Awardee : Prof. Edward Lorenz

Professor Emeritus at the Department of Earth,
Atmosferic, and Planetary Sciences
Massachussets Institute of Technology


For his discovery, careful study, and realization of the importance of the "butterfly effect", namely, the sensitivity on the whole range of scales of the solutions of non-linear equations to an initial small scale perturbation. Edward Lorenz's research on the predictability of physical systems, namely atmospheric models, can be traced back to the publication in 1963 of his paper
"Deterministic non-periodic flow" in the Journal of Atmospheric Sciences, which marked the beginning of the new field of chaos theory and complex system dynamics.
The paper gave rise to a new paradigm in physics and to significant changes in many other fields like medicine, geology, economics, etc, by demonstrating that certain classes of deterministic systems are formally equivalent to unpredictable systems. The application of Lorenz’s work to weather modeling led lately to a relevant improvement in the weather forecast through what is known as ‘ensemble” forecast.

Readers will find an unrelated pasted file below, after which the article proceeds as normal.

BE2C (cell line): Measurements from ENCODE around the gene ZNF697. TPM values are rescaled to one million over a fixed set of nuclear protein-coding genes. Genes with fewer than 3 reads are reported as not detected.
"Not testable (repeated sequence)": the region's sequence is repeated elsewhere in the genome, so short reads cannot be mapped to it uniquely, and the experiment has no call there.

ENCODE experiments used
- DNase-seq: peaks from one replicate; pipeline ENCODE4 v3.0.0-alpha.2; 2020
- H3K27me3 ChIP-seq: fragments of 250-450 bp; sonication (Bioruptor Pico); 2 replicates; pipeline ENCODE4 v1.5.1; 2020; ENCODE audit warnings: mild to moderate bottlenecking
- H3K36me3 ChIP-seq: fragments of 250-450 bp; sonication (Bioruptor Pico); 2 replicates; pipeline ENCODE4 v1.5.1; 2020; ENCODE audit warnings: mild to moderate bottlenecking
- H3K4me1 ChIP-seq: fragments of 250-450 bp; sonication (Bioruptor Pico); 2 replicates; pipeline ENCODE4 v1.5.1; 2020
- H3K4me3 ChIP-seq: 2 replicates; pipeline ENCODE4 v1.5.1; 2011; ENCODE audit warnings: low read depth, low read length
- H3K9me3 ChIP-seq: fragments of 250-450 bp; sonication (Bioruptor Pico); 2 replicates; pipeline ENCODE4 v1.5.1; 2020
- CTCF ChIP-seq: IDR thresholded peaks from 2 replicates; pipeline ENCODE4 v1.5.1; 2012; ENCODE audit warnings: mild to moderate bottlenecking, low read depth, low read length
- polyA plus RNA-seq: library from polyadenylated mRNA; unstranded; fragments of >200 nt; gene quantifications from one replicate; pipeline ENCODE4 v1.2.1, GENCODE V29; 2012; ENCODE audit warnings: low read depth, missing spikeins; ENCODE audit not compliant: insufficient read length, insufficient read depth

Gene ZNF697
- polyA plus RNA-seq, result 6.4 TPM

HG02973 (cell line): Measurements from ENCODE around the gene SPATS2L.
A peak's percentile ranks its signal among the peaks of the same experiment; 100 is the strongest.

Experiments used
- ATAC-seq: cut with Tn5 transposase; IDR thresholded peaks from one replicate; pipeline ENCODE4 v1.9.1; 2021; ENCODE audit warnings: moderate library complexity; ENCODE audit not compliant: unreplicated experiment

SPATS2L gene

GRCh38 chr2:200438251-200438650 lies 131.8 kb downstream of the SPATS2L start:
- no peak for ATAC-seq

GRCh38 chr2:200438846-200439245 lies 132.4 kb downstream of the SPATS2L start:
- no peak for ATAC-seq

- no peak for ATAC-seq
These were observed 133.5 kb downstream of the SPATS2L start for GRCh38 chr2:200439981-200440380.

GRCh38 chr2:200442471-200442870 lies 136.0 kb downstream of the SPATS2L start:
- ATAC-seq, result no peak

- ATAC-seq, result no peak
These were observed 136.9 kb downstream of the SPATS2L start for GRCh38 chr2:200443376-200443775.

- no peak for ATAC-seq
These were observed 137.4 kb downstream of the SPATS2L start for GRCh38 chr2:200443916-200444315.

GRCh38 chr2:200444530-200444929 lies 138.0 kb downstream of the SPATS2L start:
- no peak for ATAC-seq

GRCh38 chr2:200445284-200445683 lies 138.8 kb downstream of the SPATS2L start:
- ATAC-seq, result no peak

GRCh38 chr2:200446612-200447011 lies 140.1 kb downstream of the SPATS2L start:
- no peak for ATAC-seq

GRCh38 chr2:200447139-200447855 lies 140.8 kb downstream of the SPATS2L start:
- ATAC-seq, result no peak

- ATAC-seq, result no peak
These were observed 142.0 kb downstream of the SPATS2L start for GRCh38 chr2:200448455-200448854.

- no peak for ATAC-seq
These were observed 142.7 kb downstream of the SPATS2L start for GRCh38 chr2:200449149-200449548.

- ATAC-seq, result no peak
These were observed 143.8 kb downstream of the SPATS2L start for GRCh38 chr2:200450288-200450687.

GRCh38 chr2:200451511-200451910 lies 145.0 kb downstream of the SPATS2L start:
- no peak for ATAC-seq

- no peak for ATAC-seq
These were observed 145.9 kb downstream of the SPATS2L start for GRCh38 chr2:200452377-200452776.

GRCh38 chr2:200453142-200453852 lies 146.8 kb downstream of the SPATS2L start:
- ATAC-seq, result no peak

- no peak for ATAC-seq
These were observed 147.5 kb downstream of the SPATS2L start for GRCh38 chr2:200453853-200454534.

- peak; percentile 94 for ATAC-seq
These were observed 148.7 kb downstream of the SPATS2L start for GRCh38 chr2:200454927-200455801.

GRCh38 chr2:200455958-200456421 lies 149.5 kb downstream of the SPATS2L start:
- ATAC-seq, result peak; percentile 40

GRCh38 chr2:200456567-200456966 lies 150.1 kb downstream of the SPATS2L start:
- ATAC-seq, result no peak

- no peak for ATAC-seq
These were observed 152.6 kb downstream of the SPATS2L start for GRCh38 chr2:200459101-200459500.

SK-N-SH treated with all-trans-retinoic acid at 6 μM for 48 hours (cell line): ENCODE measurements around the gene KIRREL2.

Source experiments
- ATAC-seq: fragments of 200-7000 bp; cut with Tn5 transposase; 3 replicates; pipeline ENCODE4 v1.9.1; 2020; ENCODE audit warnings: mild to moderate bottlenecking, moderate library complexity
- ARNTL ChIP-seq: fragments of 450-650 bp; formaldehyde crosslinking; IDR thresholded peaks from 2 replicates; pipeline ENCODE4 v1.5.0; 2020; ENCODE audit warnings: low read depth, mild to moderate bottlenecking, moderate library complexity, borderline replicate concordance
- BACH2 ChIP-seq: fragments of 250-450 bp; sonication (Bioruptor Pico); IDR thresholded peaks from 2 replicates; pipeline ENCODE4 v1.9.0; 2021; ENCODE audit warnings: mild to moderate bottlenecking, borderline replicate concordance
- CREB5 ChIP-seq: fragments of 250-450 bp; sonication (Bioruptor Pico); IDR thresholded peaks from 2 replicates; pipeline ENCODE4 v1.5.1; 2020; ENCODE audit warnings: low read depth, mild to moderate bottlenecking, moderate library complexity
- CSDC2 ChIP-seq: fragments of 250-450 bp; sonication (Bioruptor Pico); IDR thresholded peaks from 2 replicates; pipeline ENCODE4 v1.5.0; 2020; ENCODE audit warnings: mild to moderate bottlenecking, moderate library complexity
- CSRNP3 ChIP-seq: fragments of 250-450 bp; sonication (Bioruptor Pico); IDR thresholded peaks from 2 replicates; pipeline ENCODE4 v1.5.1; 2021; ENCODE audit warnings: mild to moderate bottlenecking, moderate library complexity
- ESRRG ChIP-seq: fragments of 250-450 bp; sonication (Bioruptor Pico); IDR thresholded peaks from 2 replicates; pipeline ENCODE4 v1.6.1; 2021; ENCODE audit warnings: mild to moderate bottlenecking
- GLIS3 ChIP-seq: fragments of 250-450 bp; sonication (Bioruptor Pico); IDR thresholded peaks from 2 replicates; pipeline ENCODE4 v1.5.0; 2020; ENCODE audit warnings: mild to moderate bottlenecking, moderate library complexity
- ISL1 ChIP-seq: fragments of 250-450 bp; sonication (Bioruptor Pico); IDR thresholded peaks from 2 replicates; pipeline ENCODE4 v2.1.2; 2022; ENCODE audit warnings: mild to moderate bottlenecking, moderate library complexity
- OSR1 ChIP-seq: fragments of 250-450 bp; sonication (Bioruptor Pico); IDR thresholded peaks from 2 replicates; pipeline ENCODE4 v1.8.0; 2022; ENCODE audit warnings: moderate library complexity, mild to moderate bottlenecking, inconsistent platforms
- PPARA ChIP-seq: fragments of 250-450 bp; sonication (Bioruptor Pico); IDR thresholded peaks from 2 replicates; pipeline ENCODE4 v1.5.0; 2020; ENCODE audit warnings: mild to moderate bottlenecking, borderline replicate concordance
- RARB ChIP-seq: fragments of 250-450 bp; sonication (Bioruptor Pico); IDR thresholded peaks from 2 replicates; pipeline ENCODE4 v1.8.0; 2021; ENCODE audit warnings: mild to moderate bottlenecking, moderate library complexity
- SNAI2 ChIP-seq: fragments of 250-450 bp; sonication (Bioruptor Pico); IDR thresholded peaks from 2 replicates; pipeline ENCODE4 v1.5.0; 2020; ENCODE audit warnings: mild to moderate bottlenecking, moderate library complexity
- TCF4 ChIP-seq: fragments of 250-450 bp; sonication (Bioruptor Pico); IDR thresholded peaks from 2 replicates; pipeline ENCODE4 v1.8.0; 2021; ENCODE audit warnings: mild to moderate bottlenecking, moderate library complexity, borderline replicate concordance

Awardee: Prof. Gerald Gabrielse

George Vasmer Leverett Professor of Physics, Harvard University


For the measurement of the g-factor of the electron to an accuracy of 2.8 x 10-13 and for low energy antimatter physics, which included sensitive probes of the baryon/antibaryon asymetry and whose pioneering methods opened the way to antihydrogen production and future spectroscopy.
In particular, his measurement of the dimensionless electron magnetic moment, the electron g-value, is 15 times more accurate than the measurement performed by Hans Dehmelt twenty years earlier. Such precision opens the way to QED tests of unprecedented accuracy and allows the testing of possible finite size and composite structure of the electron, not yet detected. In addition, Gerald Gabrielse was the first to propose the use of low-energy antiprotons and methods to produce cold antihydrogen atoms that could be trapped for spectroscopic analyses. In 2002, two teams (one led by Gabrielse) produced antihydrogen during the positron cooling of antiprotons within a nested Penning trap – a method and device that Gabrielse had invented.